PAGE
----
Carson Play Comes to Hill Tonight

Posted May 8, 2007 at 5:26pm

Every time people learn more about environmentalist Rachel Carson through her one-woman play, playwright and actress Kaiulani Lee says people are inspired.

Today, Lee brings that play, “A Sense of Wonder,” to Capitol Hill to celebrate what would have been the native Marylander’s centennial birthday on May 27.

“I take this to people because Carson is the most courageous human being I have ever come across,” Lee said. “She inspires everyone.”

A marine biologist and former editor in chief for the U.S. Fish and Wildlife Service, Carson is best known for her book “Silent Spring,” which is often credited with spurring the environmental movement. Her research also led to the ban on the chemical pesticide DDT.

Lee’s hour-long play focuses on Carson’s last years, before she died from breast cancer. In 1963, Carson was called to testify in Congress about human health and environment policies. Lee said performing the play is a way to celebrate Carson’s birthday by “bringing her back to Congress.”

Lee said she wrote the play from Carson’s journal entries, articles and other materials about her life. One part of the play incorporates Carson’s memories and reflection about her family and friends, while another part focuses on “Silent Spring” and her testimonies in Congress.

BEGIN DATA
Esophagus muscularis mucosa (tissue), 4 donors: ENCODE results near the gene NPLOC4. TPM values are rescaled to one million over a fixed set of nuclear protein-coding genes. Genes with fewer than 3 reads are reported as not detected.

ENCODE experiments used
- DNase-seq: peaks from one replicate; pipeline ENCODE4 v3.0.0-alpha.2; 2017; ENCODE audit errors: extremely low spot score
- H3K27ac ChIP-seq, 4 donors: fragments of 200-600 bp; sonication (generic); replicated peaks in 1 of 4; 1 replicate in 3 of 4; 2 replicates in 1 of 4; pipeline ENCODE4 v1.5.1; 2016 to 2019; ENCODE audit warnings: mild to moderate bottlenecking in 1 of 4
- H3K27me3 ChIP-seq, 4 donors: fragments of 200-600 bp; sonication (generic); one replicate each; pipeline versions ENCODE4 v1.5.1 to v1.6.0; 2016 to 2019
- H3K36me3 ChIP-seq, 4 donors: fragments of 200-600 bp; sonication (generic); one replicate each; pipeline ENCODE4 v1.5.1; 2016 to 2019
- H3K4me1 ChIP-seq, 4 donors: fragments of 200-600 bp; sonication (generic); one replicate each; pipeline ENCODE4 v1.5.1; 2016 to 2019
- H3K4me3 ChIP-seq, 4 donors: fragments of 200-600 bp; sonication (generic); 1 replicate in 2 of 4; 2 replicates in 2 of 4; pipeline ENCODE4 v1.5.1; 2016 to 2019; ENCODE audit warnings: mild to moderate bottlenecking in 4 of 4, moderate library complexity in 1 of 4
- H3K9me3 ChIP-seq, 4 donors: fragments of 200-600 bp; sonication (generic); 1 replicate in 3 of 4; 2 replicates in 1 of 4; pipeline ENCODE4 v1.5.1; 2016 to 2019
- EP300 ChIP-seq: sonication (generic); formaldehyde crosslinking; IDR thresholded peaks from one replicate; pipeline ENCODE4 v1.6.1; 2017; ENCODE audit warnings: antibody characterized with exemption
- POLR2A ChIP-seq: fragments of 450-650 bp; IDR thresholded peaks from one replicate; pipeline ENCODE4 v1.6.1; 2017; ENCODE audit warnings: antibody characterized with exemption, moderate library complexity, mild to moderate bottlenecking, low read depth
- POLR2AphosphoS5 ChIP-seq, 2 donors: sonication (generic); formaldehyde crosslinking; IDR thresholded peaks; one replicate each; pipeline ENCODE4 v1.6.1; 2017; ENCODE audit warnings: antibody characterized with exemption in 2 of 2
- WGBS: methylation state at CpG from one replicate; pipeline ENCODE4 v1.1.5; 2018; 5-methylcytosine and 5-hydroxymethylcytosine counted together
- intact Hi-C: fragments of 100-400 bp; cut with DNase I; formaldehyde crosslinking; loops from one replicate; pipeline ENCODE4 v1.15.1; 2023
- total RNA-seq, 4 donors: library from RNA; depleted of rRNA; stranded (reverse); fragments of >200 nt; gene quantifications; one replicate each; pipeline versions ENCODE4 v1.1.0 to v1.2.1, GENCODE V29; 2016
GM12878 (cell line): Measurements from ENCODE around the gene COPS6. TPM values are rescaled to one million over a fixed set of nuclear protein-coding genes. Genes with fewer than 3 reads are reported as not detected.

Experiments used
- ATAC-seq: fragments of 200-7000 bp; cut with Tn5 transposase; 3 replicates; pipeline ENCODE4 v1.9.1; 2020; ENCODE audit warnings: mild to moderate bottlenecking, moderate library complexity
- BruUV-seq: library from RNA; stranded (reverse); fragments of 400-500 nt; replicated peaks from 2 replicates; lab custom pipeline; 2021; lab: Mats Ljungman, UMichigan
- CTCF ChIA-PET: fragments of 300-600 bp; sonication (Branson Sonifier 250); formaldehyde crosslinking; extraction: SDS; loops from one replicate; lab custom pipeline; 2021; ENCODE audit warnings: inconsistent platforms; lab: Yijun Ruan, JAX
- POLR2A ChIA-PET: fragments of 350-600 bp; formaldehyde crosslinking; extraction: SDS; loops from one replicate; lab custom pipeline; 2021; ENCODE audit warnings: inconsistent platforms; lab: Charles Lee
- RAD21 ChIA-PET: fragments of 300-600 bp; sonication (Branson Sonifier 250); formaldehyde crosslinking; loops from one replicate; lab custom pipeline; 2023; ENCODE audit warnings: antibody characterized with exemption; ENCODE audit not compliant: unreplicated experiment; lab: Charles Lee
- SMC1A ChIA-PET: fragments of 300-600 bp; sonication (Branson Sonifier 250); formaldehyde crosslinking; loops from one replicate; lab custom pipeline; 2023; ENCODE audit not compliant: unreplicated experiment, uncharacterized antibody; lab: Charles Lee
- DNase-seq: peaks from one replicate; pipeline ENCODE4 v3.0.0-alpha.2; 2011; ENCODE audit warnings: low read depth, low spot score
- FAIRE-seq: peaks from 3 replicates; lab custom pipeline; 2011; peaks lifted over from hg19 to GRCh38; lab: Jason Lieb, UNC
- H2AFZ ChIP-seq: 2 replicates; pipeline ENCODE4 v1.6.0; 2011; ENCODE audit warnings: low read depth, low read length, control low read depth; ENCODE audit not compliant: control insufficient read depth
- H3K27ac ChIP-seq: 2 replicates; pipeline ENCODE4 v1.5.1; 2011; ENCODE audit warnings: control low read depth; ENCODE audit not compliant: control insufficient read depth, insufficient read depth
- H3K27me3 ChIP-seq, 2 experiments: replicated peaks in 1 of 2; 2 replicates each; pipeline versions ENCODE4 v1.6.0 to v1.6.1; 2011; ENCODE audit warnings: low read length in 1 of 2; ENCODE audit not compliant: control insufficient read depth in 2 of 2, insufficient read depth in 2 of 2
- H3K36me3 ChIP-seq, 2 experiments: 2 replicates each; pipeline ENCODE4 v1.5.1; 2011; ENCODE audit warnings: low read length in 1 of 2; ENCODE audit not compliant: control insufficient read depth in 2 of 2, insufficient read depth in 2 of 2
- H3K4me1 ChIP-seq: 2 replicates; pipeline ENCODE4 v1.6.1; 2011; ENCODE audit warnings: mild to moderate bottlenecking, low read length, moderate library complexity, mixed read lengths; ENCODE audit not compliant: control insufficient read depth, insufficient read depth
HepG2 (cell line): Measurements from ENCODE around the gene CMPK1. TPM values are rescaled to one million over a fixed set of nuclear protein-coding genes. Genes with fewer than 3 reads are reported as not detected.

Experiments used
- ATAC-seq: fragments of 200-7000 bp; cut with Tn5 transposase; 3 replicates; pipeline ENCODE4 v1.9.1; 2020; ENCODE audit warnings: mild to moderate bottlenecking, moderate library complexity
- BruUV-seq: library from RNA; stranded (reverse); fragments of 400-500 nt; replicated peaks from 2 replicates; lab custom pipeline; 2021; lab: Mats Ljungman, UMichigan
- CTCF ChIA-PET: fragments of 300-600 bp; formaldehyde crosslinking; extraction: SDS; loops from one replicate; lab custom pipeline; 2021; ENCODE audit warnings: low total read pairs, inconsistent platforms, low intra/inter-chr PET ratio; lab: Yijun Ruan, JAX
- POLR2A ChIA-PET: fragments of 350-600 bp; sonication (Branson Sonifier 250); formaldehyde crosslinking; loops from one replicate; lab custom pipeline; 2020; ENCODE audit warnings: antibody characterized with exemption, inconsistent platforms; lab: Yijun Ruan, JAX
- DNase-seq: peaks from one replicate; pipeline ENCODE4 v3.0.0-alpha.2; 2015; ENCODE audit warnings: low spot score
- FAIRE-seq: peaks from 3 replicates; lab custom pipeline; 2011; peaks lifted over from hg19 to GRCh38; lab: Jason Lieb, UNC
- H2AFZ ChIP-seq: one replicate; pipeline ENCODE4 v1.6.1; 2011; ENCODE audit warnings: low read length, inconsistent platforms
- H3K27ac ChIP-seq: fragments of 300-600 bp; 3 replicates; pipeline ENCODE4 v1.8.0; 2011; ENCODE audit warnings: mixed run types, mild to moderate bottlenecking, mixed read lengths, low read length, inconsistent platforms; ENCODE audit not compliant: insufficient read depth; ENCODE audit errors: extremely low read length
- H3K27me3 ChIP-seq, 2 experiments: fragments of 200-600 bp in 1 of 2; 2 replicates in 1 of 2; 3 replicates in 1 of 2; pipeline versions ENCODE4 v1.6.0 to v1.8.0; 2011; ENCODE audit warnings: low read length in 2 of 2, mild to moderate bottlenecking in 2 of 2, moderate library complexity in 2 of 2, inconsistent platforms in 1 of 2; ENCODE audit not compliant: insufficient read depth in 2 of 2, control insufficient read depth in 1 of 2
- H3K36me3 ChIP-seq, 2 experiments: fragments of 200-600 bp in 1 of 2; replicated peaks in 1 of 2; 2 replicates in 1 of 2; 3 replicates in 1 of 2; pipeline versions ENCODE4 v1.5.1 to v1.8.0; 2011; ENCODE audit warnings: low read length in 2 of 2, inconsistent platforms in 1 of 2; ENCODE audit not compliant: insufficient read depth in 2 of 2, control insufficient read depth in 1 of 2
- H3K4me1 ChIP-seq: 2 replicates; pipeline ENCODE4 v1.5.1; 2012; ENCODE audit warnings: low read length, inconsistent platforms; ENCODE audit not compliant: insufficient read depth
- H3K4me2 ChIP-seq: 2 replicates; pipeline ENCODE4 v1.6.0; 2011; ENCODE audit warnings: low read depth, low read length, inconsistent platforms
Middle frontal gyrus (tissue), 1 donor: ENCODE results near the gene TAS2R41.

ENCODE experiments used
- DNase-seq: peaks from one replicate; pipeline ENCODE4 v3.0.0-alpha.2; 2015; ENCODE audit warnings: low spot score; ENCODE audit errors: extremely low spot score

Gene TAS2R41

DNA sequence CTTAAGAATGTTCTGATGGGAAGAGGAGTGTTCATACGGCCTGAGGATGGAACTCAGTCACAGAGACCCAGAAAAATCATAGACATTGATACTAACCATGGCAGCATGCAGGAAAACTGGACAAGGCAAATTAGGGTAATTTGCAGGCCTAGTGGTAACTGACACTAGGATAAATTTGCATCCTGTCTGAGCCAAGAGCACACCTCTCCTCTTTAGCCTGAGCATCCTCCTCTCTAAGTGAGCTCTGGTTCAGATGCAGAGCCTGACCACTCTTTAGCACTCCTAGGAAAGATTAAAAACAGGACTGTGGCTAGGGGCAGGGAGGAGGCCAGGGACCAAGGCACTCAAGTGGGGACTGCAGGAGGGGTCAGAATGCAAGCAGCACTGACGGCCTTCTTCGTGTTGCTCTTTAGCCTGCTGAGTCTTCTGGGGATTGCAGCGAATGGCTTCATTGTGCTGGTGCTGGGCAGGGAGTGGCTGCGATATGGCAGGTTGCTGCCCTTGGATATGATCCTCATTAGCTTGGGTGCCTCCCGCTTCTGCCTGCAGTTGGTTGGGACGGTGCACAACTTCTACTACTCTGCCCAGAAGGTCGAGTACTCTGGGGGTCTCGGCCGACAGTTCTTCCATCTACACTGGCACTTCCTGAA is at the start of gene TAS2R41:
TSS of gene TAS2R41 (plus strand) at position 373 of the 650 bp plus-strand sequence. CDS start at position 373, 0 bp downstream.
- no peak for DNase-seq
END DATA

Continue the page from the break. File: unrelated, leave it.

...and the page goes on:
Lee, a veteran actress, wrote the play 14 years ago after she learned that Carson’s book was about to go out of print.

“[Carson] articulated so much of what I believed, and her voice was going to be forgotten,” Lee said.

The Newton Marasco Foundation, a nonprofit organization whose mission is to inspire responsible environmental stewardship, and partner organizations are sponsoring today’s performance, to be held at 5 p.m. in the Cannon Caucus Room. The performance is open to Capitol Hill staffers.

The play “intensifies your awareness of the environment and the difference that one person can make when they put their mind to it,” said Jan Ross, executive director of Newton Marasco Foundation.

Before linking up with the foundation, Lee said she already had the goal of bringing the play to Congress. Carson’s overriding theme, Lee said, is the “interrelatedness of life.”

“I think our leaders have become myopic; they look at each problem as each arises,” Lee said. “But Americans have a larger vision for America and for our planet.”